This varies widely based on jurisdiction, and there are widespread misconceptions about it. The photographer is normally the sole owner of the copyright in the photograph. However, local personality rights (aka right of publicity) may limit the use of an image without permission of the subject. Personality rights vary from nation to nation and even within a ...


16

Legal Disclaimer The following is for general information purposes only and should not be taken as legal advice for any particular situation. If you have a specific concern you should consult with an attorney familiar with the relevant issues in the jurisdiction in question. Since the questioner indicated they were located in the U.S., this answer assumes ...


15

Pricing details, even if you are doing it for free Session details, when/where/etc What happens if you can't make the session What happens if you lose the images Model Release if you want to use the photos to promote yourself Those are the biggies.


15

The photographer retains the copyright unless he or she specifically assigns them it to someone else. However, usage is a different matter. The photographer may not use an image of you -- where you are readily recognizable -- without your release. This is called a "model release." If you did not sign a model release, the best way to proceed might be to tell ...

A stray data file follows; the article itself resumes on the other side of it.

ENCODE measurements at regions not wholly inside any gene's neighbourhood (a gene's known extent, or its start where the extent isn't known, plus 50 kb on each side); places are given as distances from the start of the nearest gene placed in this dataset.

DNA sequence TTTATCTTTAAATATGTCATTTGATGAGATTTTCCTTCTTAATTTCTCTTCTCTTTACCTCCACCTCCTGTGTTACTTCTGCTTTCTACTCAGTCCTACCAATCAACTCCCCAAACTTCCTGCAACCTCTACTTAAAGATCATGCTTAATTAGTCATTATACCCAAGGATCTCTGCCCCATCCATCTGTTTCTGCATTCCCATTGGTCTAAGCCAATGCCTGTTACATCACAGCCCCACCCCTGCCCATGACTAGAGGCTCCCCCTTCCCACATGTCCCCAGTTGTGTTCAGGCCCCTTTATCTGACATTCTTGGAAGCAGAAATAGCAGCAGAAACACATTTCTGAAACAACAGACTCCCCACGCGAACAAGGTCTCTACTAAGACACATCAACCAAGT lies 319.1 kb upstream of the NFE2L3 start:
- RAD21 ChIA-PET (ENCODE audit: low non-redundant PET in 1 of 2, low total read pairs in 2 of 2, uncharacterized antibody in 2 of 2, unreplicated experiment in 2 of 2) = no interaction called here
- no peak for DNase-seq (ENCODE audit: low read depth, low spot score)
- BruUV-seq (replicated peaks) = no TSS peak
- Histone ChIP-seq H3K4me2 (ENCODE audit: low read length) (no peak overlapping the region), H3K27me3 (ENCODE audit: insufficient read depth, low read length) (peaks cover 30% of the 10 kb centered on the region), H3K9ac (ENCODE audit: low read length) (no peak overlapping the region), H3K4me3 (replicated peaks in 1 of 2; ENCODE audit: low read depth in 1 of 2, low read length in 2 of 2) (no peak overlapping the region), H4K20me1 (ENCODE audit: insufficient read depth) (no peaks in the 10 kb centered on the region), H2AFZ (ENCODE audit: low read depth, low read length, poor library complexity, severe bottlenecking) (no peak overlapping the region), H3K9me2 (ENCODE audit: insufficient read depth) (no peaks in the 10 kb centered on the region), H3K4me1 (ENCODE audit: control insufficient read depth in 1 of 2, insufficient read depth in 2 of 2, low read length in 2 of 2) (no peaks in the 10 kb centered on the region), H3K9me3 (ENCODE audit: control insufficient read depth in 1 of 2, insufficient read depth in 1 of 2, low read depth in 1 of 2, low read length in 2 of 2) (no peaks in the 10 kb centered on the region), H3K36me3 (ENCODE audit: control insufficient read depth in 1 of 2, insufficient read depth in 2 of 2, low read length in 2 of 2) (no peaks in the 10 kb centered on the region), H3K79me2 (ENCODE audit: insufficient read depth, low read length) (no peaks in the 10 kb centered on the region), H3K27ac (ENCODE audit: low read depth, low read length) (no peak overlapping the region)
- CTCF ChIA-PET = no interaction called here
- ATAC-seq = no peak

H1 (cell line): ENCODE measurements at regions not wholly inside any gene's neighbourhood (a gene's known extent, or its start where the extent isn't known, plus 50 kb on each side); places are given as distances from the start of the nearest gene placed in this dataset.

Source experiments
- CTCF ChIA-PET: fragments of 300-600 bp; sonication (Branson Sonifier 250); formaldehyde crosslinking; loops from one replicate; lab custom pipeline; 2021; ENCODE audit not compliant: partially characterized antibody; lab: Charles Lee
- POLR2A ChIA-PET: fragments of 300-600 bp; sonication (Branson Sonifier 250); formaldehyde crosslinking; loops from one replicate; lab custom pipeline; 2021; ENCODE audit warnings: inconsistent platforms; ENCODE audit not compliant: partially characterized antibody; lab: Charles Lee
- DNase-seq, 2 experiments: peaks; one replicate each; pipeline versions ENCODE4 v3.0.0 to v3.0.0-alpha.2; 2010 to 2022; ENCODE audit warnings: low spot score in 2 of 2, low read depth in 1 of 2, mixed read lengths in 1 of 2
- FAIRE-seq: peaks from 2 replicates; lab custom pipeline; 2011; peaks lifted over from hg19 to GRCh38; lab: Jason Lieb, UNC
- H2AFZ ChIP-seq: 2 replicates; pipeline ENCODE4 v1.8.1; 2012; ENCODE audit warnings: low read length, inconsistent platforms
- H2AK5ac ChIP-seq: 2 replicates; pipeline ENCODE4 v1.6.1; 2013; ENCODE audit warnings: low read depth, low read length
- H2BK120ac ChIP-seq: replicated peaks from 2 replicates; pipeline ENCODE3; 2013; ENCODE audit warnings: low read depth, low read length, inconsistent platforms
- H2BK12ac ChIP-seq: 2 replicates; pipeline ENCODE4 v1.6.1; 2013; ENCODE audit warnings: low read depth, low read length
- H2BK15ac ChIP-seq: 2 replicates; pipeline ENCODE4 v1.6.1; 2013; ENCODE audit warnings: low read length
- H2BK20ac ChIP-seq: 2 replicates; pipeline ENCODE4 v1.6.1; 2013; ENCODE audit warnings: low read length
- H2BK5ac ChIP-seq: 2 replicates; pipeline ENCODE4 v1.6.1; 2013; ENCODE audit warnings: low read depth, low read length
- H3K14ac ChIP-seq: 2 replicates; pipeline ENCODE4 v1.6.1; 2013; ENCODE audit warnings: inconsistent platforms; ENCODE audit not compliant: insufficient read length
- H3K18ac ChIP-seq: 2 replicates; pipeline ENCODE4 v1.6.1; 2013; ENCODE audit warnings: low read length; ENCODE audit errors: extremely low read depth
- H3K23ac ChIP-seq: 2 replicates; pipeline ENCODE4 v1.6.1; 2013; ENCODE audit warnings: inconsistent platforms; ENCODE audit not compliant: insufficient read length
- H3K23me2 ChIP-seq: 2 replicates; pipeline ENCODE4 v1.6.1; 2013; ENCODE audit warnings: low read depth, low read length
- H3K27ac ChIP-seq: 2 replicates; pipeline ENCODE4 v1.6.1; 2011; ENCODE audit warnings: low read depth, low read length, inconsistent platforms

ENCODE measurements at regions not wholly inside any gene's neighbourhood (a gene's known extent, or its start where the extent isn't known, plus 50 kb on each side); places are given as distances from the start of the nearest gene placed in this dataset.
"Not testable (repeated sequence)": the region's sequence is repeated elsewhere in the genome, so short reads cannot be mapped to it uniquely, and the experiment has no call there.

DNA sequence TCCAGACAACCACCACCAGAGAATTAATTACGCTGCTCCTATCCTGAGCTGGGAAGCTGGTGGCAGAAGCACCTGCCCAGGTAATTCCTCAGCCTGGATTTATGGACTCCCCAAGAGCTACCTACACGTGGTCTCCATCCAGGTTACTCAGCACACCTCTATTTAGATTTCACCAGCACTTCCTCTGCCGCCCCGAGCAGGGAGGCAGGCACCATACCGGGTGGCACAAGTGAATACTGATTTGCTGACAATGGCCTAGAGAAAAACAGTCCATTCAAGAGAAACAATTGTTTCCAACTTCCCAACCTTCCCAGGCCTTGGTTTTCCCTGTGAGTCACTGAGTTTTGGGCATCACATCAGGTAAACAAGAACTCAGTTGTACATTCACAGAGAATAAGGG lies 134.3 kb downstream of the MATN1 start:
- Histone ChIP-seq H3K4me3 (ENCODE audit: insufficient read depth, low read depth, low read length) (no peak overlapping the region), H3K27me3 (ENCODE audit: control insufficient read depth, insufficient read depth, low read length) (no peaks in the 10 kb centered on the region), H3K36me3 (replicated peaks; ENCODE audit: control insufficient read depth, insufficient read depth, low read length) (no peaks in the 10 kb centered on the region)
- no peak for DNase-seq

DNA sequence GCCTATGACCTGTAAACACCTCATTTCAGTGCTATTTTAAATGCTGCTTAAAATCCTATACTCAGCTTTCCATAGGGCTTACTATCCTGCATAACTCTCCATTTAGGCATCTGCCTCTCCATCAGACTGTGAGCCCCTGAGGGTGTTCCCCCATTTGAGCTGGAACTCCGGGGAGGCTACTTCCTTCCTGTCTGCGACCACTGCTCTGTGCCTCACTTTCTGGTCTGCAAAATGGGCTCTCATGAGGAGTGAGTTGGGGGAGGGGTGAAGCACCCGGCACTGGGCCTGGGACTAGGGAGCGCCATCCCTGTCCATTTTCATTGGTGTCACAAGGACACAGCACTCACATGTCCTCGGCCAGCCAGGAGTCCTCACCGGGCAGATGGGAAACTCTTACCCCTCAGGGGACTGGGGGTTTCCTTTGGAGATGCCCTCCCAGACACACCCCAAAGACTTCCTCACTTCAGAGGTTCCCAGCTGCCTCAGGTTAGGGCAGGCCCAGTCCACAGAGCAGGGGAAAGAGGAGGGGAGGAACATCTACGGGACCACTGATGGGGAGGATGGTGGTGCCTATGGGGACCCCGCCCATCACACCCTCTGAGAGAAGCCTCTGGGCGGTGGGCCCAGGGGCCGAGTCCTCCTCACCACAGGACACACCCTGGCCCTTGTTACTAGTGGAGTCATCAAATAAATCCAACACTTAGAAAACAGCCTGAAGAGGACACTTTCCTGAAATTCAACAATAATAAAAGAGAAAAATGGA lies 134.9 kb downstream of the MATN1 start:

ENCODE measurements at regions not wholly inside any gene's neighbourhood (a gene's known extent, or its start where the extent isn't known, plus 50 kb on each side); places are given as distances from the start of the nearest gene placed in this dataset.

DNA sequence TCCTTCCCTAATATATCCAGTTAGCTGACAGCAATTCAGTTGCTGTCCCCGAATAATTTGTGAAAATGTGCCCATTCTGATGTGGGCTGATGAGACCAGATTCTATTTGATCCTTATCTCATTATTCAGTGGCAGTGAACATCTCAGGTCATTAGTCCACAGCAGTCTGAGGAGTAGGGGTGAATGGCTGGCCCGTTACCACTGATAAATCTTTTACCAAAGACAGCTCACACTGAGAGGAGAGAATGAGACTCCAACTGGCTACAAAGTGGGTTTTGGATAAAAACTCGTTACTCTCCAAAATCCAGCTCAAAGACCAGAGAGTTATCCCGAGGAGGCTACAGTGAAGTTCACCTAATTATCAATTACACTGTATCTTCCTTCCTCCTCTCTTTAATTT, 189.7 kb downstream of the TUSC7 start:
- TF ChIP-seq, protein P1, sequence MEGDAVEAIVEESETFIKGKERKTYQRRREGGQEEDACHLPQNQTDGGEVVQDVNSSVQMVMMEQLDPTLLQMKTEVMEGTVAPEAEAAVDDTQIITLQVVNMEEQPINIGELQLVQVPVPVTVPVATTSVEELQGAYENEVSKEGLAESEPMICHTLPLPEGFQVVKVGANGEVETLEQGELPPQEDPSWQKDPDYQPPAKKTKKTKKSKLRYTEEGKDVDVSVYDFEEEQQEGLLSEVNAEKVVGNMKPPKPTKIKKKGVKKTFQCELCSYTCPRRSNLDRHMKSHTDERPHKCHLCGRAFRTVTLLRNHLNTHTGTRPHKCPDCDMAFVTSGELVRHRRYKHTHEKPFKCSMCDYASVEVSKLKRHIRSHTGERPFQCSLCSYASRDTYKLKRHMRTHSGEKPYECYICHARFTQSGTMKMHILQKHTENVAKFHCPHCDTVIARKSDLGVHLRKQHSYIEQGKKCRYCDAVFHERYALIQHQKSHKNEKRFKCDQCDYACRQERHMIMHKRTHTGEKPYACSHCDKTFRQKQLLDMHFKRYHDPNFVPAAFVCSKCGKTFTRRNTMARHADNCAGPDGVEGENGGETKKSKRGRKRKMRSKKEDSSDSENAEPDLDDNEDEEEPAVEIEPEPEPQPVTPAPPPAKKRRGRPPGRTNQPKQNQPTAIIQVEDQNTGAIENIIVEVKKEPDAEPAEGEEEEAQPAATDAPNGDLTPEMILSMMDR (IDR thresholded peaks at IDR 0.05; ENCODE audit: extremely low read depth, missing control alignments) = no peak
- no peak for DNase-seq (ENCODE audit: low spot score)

14

I use a D90, and i took some advice from Ken Rockwell, and put a copyright notice in the camera's comment field, which is stamped into the EXIF data of every image.


13

There is one very important distinction to be made: Do you want to seek penalty damages for copyright infringement? By US copyright law, any original content (and special derivative works of copyrighted material) are automatically copyrighted by the creator. There are specific instances in which even if you are the creator, the copyright is owned by someone ...


13

You're entering into a contract - you agree to follow their rules, and they agree to let you into the concert. Any event that requires a ticket or is held on private property isn't truly a "public" event, and the property holders or event organizers can set their own rules. It's much like this website. Yes, you may use this website for free, and it's ...


13

Generally speaking, the US Copyright Office's terse answer is a complete reply: the copyright of the photo belongs to the photographer. The owner of the property may also have some rights which could limit the photographer's commercial use of the material (including, for example, selling it to you). I know one old photo seems like a little thing and it ...


12

In general, the copyright is held by the photographer taking the photo (with a few minor exceptions, such as if they've a contract which transfers the rights to another person, such as their employer). The rights holder may choose to licence their work to you, either in exchange for a fee (something like a stock image library) or sometimes without a fee ...


11

In the US, there is really not any debate. The creator of the work automatically has copyright, except in the case of works-for-hire, where someone else does. Posting, reblogging, or sharing that work doesn't destroy that right. In some cases, you may be able to claim that your painting is transformative, and not a derivative of the original. But the ...


10